Carbon doped GaN buffer layer using propane for high electron mobility transistor applications: Growth and device results2015In: Applied Physics Letters, ISSN 0003-6951, E-ISSN 1077-3118, Vol. 107, no 26, p. 262105-Article in journal (Refereed)
    Abstract [en]

    The creation of a semi insulating (SI) buffer layer in AlGaN/GaN High Electron Mobility Transistor (HEMT) devices is crucial for preventing a current path beneath the two-dimensional electron gas (2DEG). In this investigation, we evaluate the use of a gaseous carbon gas precursor, propane, for creating a SI GaN buffer layer in a HEMT structure. The carbon doped profile, using propane gas, is a two stepped profile with a high carbon doping (1.5 x 10(18) cm(-3)) epitaxial layer closest to the substrate and a lower doped layer (3 x 10(16) cm(-3)) closest to the 2DEG channel. Secondary Ion Mass Spectrometry measurement shows a uniform incorporation versus depth, and no memory effect from carbon doping can be seen. The high carbon doping (1.5 x 10(18) cm(-3)) does not influence the surface morphology, and a roughness root-mean-square value of 0.43 nm is obtained from Atomic Force Microscopy. High resolution X-ray diffraction measurements show very sharp peaks and no structural degradation can be seen related to the heavy carbon doped layer. HEMTs are fabricated and show an extremely low drain induced barrier lowering value of 0.1 mV/V, demonstrating an excellent buffer isolation. The carbon doped GaN buffer layer using propane gas is compared to samples using carbon from the trimethylgallium molecule, showing equally low leakage currents, demonstrating the capability of growing highly resistive buffer layers using a gaseous carbon source. (C) 2015 AIP Publishing LLC.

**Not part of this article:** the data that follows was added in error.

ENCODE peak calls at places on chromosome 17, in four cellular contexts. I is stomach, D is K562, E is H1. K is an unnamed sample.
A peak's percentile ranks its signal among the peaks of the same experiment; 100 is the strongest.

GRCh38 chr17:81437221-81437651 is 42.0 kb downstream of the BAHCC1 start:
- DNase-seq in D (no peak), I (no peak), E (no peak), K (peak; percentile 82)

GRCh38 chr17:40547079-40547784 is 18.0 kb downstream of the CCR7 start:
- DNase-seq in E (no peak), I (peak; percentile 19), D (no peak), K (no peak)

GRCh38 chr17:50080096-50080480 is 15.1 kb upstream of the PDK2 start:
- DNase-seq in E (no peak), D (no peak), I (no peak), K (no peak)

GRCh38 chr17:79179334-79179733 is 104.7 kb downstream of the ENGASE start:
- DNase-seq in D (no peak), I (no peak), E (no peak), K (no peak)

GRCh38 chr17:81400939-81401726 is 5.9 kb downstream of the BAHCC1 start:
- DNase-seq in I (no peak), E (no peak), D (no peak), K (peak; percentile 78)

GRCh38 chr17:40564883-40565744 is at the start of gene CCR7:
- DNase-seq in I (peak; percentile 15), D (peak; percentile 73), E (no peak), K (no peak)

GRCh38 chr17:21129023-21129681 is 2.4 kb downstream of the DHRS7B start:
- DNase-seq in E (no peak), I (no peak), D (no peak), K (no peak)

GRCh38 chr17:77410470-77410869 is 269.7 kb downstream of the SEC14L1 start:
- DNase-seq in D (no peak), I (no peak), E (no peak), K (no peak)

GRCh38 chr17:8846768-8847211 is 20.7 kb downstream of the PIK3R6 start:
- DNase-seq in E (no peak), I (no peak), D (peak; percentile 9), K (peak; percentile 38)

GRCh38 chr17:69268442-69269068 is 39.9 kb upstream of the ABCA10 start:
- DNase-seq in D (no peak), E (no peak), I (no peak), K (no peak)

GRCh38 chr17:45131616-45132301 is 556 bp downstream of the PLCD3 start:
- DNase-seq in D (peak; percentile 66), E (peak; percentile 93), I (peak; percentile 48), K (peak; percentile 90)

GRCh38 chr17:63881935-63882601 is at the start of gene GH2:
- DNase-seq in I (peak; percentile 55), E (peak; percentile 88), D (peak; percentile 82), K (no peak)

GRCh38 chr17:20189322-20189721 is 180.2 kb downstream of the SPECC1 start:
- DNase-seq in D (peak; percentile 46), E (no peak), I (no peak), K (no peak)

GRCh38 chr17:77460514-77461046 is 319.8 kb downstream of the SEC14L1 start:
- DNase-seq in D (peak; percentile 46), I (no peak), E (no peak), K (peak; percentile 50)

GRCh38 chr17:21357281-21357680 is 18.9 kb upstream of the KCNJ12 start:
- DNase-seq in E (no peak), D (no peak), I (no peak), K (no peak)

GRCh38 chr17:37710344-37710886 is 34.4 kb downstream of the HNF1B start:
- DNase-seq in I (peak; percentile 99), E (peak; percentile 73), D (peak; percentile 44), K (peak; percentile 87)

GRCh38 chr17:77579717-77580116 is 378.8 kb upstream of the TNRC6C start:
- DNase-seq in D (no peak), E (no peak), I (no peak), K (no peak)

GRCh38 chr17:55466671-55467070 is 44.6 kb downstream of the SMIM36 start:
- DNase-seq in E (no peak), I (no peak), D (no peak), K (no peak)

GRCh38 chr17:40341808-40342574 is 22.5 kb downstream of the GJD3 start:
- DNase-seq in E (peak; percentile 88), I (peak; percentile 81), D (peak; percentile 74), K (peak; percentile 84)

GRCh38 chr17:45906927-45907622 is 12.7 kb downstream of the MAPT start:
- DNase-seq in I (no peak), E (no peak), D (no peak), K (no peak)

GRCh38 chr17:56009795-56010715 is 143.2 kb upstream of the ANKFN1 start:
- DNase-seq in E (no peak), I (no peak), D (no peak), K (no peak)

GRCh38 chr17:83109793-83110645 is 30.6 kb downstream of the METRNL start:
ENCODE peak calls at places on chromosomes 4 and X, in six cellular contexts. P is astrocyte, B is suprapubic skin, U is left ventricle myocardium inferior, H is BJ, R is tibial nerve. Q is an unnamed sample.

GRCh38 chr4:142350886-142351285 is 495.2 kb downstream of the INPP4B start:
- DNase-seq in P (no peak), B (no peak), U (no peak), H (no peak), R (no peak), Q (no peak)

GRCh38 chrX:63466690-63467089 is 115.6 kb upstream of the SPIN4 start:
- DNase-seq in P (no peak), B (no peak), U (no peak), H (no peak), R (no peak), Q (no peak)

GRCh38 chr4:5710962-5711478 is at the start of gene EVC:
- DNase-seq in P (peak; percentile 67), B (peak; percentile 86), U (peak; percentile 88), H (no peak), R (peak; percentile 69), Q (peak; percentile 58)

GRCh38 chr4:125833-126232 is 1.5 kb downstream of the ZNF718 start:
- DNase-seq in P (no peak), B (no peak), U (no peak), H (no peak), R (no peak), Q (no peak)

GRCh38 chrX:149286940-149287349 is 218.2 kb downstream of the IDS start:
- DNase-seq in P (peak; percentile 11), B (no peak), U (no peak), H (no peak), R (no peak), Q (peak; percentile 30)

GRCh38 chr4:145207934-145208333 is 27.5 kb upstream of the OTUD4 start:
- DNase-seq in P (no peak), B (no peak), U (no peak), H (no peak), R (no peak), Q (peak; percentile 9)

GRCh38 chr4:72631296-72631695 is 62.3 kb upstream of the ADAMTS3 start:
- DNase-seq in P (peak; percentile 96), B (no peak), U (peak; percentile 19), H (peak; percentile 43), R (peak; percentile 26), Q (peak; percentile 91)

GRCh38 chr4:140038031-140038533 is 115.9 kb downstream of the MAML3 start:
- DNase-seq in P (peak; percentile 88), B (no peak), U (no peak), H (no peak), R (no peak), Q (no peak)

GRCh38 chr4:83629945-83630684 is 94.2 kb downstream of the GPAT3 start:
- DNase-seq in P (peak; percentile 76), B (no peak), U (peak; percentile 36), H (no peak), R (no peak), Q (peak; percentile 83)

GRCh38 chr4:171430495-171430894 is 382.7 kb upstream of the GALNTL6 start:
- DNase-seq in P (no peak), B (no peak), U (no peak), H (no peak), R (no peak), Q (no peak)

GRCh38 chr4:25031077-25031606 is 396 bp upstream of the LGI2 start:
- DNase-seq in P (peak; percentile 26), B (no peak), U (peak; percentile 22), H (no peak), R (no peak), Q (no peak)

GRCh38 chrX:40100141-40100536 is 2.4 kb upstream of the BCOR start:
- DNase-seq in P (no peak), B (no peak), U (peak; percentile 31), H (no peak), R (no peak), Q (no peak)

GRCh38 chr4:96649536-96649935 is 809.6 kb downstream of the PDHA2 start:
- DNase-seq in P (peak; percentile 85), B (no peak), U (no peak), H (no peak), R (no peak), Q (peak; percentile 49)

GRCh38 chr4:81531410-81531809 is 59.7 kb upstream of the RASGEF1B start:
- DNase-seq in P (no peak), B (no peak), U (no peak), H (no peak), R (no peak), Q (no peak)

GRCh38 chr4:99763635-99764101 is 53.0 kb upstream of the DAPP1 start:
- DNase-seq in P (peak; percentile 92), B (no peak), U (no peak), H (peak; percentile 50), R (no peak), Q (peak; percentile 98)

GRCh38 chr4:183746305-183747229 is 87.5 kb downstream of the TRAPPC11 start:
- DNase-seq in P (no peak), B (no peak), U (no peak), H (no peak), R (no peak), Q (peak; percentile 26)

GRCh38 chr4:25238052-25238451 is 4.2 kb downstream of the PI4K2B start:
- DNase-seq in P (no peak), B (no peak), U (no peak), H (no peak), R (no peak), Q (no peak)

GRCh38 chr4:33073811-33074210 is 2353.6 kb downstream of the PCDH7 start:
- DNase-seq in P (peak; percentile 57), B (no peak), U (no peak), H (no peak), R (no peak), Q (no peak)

• 10.
    Li, Xun
    et al.
    Linköping University, Department of Physics, Chemistry and Biology, Semiconductor Materials. Linköping University, The Institute of Technology.
    Bergsten, Johan
    Microwave Electronics Laboratory, Department of Microtechnology and Nanoscience, Chalmers University of Technology, Sweden.